Choi Sook-ie

  (Redirected from Choi Sook-Ie)

Choi Sook-ie (also Choi Sug-i, Korean: 최 숙이; born February 17, 1980 in Incheon) is a South Korean judoka, who competed in the women's heavyweight category.[1] She picked up a total of fifteen medals in her career, including a silver from the 2002 Asian Games in Busan, and also finished seventh in the over-78 kg division at the 2004 Summer Olympics.[2]

Choi Sook-ie
Personal information
Full nameChoi Sook-ie
Nationality South Korea
Born (1980-02-17) 17 February 1980 (age 40)
Incheon, South Korea
Height1.72 m (5 ft 7 12 in)
Weight95 kg (209 lb)
Sport
SportJudo
Event(s)+78 kg

Choi first appeared in the international scene as part of the host nation's squad at the 2002 Asian Games in Busan, where she picked up a silver medal in the over-78 kg division, losing the final match by a waza-ari point to China's Sun Fuming.[2][3][4]

At the 2004 Summer Olympics in Athens, Choi qualified for the South Korean squad in the women's heavyweight class (+78 kg), by placing third and receiving a berth from the Asian Championships in Almaty, Kazakhstan. She lost her opening match to Russia's Tea Donguzashvili, who successfully scored an ippon and threw her into the tatami with an obi otoshi (belt drop) nearly twenty seconds before the two-minute mark.[5] In the repechage, Choi redeemed her strength to easily tap Egypt's Samah Ramadan out of the mat with an ippon seoi nage (one-arm shoulder throw) and then earned two yuko points to thwart Italy's Barbara Andolina. Choi's chances of an Olympic bronze medal diminished, as she succumbed to an ippon and a tani otoshi throw from Ukraine's Maryna Prokofyeva in the third round of the draft, relegating Choi to the seventh position.[6][7]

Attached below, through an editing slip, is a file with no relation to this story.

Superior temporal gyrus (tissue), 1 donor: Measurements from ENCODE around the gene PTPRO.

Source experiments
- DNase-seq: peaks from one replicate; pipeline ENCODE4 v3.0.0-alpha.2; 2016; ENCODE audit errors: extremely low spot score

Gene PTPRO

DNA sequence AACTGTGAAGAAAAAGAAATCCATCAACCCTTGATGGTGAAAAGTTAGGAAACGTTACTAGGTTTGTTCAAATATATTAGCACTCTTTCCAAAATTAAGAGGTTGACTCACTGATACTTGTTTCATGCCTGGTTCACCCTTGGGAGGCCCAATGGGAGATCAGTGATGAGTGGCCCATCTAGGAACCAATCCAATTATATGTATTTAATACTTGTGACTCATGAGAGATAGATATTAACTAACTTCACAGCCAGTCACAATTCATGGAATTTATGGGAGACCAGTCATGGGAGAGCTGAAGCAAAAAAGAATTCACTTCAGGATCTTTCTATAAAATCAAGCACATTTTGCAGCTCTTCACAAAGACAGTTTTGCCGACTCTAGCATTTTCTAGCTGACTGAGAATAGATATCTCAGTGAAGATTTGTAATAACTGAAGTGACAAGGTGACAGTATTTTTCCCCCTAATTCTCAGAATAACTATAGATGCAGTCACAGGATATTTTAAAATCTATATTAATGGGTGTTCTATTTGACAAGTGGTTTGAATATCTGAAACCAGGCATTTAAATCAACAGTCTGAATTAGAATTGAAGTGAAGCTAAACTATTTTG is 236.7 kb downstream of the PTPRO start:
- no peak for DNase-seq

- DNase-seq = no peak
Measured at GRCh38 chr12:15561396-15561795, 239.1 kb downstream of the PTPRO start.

ReferencesEdit

  1. ^ Evans, Hilary; Gjerde, Arild; Heijmans, Jeroen; Mallon, Bill; et al. "Choi Sook-ie". Olympics at Sports-Reference.com. Sports Reference LLC. Retrieved 4 December 2014.
  2. ^ a b "Japan edge first day of Asian Games". BBC Sport. 30 September 2002. Retrieved 4 December 2014.
  3. ^ "Japan, South Korea and China make their mark". Rediff.com. 30 September 2002. Retrieved 4 December 2014.
  4. ^ "Japan sink China as race hots up". Dawn. 1 October 2002. Retrieved 4 December 2014.
  5. ^ "Jang's bid for more Korean gold in judo falls short". JoongAng Ilbo. 20 August 2004. Retrieved 4 December 2014.
  6. ^ "Judo: Women's Heavyweight (+78kg/+172 lbs) Repechage Round 3". Athens 2004. BBC Sport. 15 August 2004. Retrieved 31 January 2013.
  7. ^ "유도, 김성범·최숙이 2회전 탈락" [Judo: Kim Sung-bum and Choi Sook-ie are eliminated in the second round] (in Korean). The Hankyoreh. 20 August 2004. Retrieved 4 December 2014.

External linksEdit